Sen. Vicki Marble faces ethics complaint in connection with oil and gas event
May 9, 2017
A state senator, whose district includes part of Weld County, may have run afoul of ethics laws by allowing, as alleged in an ethics complaint, an oil and gas company to foot the bill for one of her receptions.
The Feb. 15 event, hosted by state Sen. Vicki Marble, R-Fort Collins, was billed as a way to inform the public about oil and gas development. The invitation went out to area residents, who only had to RSVP and show up at CB&Potts near Flatirons Crossing mall to hear a "presentation of facts regarding the proposed oil and gas development in Broomfield and how other communities in Colorado have addressed similar issues."
Sheryl Fernandez, listed as the contact person on the invite, is Marble's legislative aide. She also is the chairwoman of the Broomfield County Republican Party, and the email address and phone number on the invitation are private, not those provided at the state Legislature.
Sarah Hall Mann, an attorney and community activist who lives in Broomfield with her husband, was interested and attended.
She entered a back room and was given two drink tickets for alcoholic beverages of her choice. A buffet was available, serving sliders, a variety of salads, raw vegetables, and dips.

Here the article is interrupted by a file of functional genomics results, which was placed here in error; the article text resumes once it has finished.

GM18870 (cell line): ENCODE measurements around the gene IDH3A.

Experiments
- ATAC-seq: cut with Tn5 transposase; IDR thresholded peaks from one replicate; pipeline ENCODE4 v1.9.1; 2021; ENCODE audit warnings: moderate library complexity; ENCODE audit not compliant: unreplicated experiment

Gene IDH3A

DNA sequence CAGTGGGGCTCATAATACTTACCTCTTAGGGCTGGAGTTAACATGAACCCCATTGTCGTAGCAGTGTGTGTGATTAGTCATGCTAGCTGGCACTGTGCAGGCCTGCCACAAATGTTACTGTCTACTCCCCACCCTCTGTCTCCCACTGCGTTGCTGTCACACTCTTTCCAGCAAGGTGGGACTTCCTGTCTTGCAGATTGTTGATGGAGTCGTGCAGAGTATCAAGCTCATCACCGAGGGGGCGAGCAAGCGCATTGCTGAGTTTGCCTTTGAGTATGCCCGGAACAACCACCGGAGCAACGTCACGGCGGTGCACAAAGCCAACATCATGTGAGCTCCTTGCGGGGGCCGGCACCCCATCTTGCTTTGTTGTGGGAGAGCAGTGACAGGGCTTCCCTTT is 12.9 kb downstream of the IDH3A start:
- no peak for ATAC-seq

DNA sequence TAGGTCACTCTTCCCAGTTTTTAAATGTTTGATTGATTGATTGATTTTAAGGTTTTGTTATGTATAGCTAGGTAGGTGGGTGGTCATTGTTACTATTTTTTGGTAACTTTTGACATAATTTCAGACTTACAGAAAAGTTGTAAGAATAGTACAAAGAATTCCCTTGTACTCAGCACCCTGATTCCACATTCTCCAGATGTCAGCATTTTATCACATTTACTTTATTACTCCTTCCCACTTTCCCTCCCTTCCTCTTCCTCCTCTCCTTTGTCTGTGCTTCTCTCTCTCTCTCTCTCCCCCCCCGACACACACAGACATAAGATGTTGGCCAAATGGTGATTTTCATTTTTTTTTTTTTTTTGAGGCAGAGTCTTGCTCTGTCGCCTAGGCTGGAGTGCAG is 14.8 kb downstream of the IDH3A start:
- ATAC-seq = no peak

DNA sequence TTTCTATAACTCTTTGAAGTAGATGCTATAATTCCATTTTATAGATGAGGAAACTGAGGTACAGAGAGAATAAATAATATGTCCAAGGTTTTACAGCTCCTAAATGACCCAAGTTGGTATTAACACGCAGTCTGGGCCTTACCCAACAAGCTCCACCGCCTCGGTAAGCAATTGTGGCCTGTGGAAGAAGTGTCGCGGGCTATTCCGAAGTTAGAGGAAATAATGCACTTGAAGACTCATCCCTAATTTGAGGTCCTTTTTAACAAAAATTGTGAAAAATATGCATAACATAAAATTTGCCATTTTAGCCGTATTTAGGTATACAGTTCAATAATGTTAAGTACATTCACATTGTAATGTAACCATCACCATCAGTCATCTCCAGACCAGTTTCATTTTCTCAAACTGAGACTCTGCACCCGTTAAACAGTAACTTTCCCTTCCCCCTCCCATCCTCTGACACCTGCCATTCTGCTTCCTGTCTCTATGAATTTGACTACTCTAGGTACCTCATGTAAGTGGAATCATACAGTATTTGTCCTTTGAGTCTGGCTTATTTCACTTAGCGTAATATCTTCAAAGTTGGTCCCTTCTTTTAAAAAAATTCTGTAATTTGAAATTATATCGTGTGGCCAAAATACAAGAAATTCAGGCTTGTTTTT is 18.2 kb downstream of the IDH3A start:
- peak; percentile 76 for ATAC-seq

Marble opened the meeting, followed by presentations by former Erie Mayor Joe Wilson, former Windsor Mayor John Vazquez, Michelle Smith from Vital, a pro-energy group, and Tara Sinclair of Water Valley Land Co. All had glowing things to say about their dealings with the oil and gas industry, Mann told the Colorado Independent.
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After the meeting, Mann was speaking with Wilson when she was approached by Brian Cain, a spokesperson from Extraction Oil and Gas. Extraction has faced vocal opposition from Broomfield residents for its plans to drill near the Wildgrass and Anthem developments, which is where Mann lives.
About 9 p.m., Mann said, a waitress came with the bill for the room rental, food, and drinks. A female employee from Extraction told the waitress to give the check to Cain, who handed the waitress his credit card and asked for a receipt. Mann did not notice how much the bill was, but estimates with 50 to 75 people in attendance, place the cost above the $59 limit on gifts to lawmakers imposed by Amendment 41, the state's ethics law.
Marble would not comment on the event or who funded it.
Repeated calls and emails for comment to Extraction Oil & Gas also were not returned.
Mann filed a complaint with the Independent Ethics Commission.
In April, Marble filed her quarterly gifts and honoraria report with the Secretary of State's office, and reported she had received nothing of value in the previous three months, which would have covered the event in Broomfield. Mann is looking into a campaign finance complaint, as well.
Marble's office says she has not seen the ethics complaint.